Babes & Dogs, It Really Can Work.

A younger Eloise with her bestie, Odin.
A younger Eloise with her bestie, Odin.

My dogs were my babies before Eloise. I might have been a bit crazy, but that’s just between us. I had a hoodie sweatshirt for my first-born, a 15-pound Pomeranian mix. Many of our family vacations revolved around pet-friendly accommodations at the beach. You get the picture. However, as soon as my baby bump started to show, fellow dog-lovers-turned-parents began with the warnings.

Your dogs won’t be your babies anymore, they’ll be dogs. You won’t have time for them. They won’t matter like they used to.

My husband and I were convinced others were wrong, but we tried to prepare ourselves anyway. We kicked them out of our bed, (yes, not only do I sleep with babies, I also sleep with dogs…). We got them used to their crates again. We changed their pain-in-the-butt raw food diet to one that included bags and cans.

The dogs are the source of many of Eloise's smiles.
The best news: the dogs are the source of many of Eloise’s smiles.

Then Eloise came along and people were right, for a few months. When we first got home from the hospital I was a seething beast ready to break their necks if they harmed her. The intensity of my emotions even scared me. I didn’t trust them, which was the correct approach, but still, break their necks? In those first months, the poor creatures were reduced to minimal attention and only the occasional walk.

Despite my lack of trust, I still loved them, but I could hardly take care of myself and this new human we brought home with us. It didn’t help that Odin took it upon himself to protect me and the baby by growling at company and that Simon would not even come near me, (he must have known I was a little unstable…). Fortunately, it all got better.

The bonus, she is also fascinated by them.
The bonus, she is also fascinated by them.

As Eloise became sturdier, I let them get a little closer, guard still up. It helped that she has loved them from the moment she could process their existence. Now, they are a consistent source of smiles, babble, and giggles in our household. Every morning starts with a sit on the floor and a wagging greeting from her furry friends. When grandma babysits, Odin is often a way to stop the fussing. We let her pet the dogs with her feet and an occasional well-guarded hand. They often lie next to her on the floor.

I know you can’t ever fully trust an animal with a child, but we are to the point where I don’t think about harming my beloved doggies anymore. We keep a close eye when they are near the baby and remove them if their body language is less than relaxed. I have a feeling as more children are added to the family, dogs get forgotten more and more, but the good news is our family pack is tighter than I expected. 

Another bonus, dogs also provide crawling lessons.
Another unexpected bonus, dogs provide free crawling lessons.

The dogs may get a little less attention and a skipped walk here and there, but we still love them and they’re coming around to loving our growing family just as much. The best part, the part I did not think about before baby was born, is how much joy Eloise takes from their existence. I have a feeling the three of them are going to be great friends. Thank goodness.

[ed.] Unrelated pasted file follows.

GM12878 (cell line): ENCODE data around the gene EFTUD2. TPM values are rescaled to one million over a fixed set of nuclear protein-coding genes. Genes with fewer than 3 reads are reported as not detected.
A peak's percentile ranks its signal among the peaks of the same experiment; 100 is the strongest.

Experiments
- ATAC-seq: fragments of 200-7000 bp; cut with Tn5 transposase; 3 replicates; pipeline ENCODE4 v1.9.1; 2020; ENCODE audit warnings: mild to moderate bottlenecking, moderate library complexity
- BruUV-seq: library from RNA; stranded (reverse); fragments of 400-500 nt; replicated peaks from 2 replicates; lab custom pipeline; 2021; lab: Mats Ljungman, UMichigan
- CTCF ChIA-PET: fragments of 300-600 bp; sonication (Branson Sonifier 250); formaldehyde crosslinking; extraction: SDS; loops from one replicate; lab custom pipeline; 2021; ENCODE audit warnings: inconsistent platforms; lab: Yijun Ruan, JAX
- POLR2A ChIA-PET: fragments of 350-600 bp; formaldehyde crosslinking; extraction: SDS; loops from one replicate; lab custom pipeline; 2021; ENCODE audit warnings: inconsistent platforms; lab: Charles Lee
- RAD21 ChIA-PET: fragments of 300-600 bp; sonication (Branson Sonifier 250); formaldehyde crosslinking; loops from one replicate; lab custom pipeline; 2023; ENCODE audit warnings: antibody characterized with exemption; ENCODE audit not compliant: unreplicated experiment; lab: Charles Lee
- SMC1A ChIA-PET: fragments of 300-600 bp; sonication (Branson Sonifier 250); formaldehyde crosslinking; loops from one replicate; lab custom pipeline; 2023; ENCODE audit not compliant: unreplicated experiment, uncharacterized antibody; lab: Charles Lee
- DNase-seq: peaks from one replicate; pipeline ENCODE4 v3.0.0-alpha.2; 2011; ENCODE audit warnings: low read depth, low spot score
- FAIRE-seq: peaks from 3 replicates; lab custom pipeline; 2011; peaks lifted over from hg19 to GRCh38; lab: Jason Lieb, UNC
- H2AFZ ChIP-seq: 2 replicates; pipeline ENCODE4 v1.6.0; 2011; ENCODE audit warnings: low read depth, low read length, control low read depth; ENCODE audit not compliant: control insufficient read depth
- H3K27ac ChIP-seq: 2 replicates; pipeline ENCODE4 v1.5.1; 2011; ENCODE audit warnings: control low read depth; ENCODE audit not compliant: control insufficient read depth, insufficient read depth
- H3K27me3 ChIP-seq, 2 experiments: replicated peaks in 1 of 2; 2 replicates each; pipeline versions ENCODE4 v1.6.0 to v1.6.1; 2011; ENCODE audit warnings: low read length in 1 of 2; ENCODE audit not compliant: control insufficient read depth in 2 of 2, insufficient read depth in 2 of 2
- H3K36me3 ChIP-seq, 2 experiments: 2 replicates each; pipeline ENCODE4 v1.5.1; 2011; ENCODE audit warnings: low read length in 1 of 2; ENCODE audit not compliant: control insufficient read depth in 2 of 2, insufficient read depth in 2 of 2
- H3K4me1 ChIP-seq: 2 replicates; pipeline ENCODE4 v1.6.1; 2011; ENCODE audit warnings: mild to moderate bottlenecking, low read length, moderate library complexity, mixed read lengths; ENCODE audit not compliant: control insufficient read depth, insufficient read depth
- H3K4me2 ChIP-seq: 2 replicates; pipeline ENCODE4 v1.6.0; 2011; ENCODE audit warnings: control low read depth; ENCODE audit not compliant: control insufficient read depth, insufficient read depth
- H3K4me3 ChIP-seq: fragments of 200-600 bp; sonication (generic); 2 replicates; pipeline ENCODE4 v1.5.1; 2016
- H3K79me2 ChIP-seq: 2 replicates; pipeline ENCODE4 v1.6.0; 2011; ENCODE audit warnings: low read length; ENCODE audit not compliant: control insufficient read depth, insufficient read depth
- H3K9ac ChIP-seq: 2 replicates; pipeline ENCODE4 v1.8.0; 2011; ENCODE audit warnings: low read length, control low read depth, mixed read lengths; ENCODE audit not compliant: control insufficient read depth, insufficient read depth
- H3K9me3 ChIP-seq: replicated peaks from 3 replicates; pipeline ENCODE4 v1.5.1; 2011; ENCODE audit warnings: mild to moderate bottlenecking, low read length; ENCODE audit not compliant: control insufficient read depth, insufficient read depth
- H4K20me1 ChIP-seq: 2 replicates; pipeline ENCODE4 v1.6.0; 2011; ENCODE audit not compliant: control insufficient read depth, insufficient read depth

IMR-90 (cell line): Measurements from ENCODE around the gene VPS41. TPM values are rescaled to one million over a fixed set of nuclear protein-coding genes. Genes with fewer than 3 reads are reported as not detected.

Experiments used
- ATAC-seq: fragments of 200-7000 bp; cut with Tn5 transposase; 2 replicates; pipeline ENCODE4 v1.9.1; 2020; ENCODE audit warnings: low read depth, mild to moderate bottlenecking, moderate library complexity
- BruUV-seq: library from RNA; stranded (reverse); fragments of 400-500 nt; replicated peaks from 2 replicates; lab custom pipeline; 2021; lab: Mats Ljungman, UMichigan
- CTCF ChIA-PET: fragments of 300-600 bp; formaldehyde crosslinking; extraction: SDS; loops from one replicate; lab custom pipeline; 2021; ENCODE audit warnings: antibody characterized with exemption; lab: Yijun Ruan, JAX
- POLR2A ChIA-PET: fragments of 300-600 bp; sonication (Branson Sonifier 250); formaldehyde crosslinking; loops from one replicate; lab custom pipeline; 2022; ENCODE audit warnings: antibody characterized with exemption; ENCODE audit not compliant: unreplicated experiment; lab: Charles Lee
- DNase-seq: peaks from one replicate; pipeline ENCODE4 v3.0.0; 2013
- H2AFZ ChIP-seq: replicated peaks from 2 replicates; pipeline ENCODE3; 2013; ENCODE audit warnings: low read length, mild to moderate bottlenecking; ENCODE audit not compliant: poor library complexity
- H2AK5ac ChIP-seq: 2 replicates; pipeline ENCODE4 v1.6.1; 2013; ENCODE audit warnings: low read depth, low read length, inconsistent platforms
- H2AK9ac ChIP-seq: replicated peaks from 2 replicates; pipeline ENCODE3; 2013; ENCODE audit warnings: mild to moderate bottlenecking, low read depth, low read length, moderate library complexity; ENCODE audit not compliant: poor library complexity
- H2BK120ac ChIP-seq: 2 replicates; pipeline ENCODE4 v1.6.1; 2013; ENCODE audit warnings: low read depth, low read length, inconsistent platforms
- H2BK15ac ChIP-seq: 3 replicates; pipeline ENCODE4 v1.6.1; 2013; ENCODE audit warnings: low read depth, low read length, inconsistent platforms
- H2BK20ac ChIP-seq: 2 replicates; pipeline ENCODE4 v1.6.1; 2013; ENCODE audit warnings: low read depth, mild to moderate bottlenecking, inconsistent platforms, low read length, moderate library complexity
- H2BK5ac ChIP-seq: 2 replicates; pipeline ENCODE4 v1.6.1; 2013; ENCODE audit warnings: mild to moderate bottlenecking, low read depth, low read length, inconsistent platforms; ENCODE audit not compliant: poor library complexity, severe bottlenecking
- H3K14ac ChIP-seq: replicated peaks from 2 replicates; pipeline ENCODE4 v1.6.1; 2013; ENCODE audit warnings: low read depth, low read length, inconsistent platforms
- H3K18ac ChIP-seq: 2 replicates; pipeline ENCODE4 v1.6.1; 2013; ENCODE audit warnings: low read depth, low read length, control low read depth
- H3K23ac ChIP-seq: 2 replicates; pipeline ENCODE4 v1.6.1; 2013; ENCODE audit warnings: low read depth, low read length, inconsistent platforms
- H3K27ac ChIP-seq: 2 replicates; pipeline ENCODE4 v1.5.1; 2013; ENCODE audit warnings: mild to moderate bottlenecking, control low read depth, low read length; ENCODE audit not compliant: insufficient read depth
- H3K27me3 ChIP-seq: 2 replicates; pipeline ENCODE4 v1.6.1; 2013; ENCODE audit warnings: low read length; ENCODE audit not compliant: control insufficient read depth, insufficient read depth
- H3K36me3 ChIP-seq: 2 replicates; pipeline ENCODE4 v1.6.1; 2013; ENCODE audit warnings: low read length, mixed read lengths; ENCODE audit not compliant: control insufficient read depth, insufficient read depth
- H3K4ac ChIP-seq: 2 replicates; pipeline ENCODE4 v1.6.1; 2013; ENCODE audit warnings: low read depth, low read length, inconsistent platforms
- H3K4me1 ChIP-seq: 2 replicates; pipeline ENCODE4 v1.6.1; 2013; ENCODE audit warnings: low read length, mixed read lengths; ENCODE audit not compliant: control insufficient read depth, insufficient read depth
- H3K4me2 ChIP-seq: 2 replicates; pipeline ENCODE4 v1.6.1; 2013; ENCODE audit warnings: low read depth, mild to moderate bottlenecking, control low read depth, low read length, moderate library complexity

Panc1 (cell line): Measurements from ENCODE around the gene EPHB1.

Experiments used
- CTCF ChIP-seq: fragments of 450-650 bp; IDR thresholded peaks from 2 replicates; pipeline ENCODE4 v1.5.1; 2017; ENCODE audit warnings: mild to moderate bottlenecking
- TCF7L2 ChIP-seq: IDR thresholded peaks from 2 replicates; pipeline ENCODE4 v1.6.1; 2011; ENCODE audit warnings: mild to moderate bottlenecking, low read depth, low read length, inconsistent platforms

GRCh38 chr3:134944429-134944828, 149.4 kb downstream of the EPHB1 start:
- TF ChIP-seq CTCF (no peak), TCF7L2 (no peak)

8 thoughts on “Babes & Dogs, It Really Can Work.

  1. This is all good. Glad you have found a way to keep them incorporated because it is far too easy to neglect the pets once the baby shows up. My only caution is that, although they are all at peace with each other for now, when she gets more mobile and grabby (and she will definitely get grabby), there will most likely be that moment when she grabs one of them and the dog being grabbed is going to snarl and snap at her. That will be the telling moment for her and for them. I hope it doesn’t happen, but it seems to happen a lot. Unless you have the most relaxed doggies in all the world. 😉

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    1. Rest assured, we’ll be very careful as she becomes more mobile. Fortunately, the dogs have already been through their paces a little bit with other kids in our family. They have given warnings but not bitten. Hopefully this continues to be the case. Mostly I’m pleased we still like having them around 😉

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  2. Great post 🙂 I love how (although the initial bumps) you still kept your dogs and refused to succumb to the pressure of giving up on your dogs. Many people here give up their dogs even before the babies are born, even the itty bitty dogs get abandoned ;(

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  3. My tip is just to keep at it with the gentle touch training. Roo is three, and I’m still working on it. One of dogs will nip her when she is too rough. It isn’t a hard bite, but a warning, and I don’t discourage it. It is easier for me to say, “look, he doesn’t like that and he is telling you to stop.” It hurts her feelings because she does love the dogs so much, but it is a natural consequence lesson as well.

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